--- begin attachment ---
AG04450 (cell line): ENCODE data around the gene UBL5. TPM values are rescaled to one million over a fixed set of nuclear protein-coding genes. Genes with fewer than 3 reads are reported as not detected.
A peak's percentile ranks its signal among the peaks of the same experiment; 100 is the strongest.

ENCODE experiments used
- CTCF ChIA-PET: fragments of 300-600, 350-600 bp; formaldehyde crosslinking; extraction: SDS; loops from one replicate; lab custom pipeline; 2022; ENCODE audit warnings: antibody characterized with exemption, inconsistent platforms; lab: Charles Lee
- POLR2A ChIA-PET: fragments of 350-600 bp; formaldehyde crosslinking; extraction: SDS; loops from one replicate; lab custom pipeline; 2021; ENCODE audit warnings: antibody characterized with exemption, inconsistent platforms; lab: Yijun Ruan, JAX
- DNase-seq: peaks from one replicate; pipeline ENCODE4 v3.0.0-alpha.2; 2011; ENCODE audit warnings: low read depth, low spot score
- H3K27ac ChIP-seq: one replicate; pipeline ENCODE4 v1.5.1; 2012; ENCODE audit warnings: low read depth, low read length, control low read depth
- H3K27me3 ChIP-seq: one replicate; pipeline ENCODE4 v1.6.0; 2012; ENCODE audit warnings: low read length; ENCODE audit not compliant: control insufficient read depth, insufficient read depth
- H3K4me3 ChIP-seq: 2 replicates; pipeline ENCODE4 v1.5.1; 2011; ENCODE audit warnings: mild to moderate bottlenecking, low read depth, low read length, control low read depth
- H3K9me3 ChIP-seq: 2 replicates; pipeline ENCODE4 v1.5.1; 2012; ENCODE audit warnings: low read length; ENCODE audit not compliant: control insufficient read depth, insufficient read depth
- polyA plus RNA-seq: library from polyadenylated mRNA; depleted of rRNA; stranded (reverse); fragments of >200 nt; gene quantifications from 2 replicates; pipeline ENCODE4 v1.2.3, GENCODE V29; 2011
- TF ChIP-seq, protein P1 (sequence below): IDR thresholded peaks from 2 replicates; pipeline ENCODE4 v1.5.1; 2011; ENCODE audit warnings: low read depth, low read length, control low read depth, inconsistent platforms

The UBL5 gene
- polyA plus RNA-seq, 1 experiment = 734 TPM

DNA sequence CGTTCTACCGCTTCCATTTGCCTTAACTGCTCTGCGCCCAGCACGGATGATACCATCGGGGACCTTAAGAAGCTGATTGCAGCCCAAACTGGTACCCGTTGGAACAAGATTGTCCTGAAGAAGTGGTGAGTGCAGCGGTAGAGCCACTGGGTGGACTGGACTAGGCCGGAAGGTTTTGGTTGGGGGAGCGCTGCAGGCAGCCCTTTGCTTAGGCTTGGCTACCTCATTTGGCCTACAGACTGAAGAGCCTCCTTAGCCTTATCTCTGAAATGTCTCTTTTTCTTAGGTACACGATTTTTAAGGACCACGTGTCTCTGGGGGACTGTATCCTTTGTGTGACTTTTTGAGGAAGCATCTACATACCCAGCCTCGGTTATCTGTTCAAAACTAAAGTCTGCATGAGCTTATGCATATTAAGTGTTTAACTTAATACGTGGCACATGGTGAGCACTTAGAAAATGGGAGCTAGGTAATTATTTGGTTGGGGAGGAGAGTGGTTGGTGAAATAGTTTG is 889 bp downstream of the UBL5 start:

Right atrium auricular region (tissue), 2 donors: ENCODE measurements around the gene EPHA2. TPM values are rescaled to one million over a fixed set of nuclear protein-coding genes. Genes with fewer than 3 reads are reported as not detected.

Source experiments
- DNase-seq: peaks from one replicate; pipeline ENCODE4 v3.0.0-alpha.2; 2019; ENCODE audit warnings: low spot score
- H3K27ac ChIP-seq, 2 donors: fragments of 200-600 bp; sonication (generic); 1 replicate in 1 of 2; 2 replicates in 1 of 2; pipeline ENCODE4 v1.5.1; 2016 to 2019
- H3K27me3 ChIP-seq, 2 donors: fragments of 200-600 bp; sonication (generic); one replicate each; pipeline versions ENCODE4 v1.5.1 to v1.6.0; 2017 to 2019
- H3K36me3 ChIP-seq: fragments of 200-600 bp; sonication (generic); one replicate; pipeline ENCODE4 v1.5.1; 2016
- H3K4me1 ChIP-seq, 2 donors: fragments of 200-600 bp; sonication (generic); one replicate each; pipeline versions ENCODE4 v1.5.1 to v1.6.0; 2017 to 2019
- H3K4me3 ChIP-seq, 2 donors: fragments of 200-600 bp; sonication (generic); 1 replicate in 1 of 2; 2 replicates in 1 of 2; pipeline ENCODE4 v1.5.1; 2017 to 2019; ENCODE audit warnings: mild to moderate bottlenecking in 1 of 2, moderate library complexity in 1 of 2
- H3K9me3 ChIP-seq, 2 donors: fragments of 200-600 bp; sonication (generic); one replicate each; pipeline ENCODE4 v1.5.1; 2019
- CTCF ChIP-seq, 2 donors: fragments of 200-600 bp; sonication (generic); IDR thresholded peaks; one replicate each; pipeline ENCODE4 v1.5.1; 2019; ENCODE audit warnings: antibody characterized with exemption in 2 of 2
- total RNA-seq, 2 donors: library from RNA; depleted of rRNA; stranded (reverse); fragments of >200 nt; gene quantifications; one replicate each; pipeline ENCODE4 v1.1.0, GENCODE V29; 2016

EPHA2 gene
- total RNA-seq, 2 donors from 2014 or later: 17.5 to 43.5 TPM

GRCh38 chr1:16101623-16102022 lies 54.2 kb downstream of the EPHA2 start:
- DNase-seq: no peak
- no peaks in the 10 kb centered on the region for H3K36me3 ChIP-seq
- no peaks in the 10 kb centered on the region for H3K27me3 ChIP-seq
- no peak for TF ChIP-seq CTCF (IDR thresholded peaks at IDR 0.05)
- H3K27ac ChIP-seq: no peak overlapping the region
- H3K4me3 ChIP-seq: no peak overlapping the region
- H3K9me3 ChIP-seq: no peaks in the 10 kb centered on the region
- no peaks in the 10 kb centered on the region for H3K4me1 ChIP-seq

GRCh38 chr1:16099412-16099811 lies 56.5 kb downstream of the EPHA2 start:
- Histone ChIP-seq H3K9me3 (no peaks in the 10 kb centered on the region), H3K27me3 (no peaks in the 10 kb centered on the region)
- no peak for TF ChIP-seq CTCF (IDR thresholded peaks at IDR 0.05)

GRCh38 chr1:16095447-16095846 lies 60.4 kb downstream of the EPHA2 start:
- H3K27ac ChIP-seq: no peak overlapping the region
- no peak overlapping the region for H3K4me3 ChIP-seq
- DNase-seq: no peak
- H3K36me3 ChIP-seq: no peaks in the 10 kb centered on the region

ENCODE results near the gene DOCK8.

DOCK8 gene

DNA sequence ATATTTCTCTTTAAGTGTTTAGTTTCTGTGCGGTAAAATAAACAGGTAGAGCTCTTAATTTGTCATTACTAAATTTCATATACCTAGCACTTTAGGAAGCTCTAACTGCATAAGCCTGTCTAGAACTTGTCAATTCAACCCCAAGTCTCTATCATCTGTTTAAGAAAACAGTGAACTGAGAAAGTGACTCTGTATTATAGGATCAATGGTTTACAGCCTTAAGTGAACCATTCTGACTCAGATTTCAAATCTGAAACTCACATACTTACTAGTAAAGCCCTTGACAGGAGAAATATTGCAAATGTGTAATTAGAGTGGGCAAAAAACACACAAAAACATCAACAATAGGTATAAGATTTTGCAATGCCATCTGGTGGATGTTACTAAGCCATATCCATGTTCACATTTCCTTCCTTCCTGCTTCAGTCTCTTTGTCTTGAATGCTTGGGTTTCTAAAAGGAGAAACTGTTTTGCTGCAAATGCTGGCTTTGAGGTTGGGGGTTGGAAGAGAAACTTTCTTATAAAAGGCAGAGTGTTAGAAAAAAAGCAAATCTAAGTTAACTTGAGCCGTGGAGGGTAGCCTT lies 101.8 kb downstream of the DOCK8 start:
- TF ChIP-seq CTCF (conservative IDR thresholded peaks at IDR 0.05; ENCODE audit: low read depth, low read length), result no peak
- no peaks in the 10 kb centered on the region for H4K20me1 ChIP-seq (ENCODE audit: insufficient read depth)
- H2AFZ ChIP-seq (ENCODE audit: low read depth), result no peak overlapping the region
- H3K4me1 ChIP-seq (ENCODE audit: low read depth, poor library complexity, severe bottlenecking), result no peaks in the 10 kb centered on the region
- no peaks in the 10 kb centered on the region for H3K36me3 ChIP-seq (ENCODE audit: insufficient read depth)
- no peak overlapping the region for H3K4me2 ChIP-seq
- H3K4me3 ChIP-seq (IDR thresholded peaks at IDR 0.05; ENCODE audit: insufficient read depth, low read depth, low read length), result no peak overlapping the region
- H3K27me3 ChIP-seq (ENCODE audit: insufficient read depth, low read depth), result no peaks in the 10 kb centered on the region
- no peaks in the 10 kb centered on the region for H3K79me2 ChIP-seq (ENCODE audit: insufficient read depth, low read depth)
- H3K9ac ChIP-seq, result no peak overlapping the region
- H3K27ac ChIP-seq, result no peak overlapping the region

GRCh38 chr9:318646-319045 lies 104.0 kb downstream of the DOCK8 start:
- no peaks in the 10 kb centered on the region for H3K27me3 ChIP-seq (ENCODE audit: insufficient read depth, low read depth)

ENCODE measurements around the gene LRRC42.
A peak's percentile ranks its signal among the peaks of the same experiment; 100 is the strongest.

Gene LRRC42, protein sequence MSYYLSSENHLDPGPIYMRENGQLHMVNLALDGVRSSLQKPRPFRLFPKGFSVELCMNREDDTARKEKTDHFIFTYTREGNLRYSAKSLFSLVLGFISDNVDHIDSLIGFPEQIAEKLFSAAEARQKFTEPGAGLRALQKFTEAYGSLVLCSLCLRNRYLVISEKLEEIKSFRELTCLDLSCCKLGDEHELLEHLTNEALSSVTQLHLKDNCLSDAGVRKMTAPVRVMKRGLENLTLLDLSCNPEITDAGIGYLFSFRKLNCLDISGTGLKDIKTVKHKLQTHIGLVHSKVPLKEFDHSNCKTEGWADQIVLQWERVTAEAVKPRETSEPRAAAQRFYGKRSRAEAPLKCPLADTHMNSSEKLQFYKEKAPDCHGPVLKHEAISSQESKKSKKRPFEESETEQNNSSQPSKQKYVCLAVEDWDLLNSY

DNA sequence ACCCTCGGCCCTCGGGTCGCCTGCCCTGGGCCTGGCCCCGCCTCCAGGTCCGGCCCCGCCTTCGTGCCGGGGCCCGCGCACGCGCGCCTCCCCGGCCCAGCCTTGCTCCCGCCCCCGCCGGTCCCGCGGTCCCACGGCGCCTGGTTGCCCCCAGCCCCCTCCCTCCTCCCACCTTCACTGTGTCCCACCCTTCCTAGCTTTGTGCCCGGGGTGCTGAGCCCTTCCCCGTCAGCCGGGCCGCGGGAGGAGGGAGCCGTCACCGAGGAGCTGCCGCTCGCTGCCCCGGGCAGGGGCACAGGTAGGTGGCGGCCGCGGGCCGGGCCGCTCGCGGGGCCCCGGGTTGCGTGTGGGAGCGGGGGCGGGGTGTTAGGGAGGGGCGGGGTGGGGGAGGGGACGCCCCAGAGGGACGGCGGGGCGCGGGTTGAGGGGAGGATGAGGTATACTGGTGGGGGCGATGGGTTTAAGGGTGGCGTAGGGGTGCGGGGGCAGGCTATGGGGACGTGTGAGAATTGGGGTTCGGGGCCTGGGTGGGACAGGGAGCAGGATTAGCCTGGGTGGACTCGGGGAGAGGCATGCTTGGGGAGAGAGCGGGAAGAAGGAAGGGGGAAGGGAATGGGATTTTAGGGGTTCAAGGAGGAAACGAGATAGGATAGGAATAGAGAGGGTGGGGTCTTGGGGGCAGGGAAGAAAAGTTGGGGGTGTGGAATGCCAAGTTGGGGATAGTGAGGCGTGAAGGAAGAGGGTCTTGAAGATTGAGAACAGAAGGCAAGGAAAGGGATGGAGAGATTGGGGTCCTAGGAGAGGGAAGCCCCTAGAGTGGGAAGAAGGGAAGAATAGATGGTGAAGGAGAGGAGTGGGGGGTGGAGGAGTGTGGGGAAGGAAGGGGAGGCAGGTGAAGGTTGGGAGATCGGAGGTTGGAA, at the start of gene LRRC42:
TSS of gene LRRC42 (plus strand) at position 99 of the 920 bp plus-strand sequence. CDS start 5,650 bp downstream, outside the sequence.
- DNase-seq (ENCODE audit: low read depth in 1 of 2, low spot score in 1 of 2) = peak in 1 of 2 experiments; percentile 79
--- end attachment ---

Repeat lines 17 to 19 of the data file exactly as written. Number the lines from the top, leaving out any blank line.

Source experiments
- DNase-seq: peaks from one replicate; pipeline ENCODE4 v3.0.0-alpha.2; 2019; ENCODE audit warnings: low spot score
- H3K27ac ChIP-seq, 2 donors: fragments of 200-600 bp; sonication (generic); 1 replicate in 1 of 2; 2 replicates in 1 of 2; pipeline ENCODE4 v1.5.1; 2016 to 2019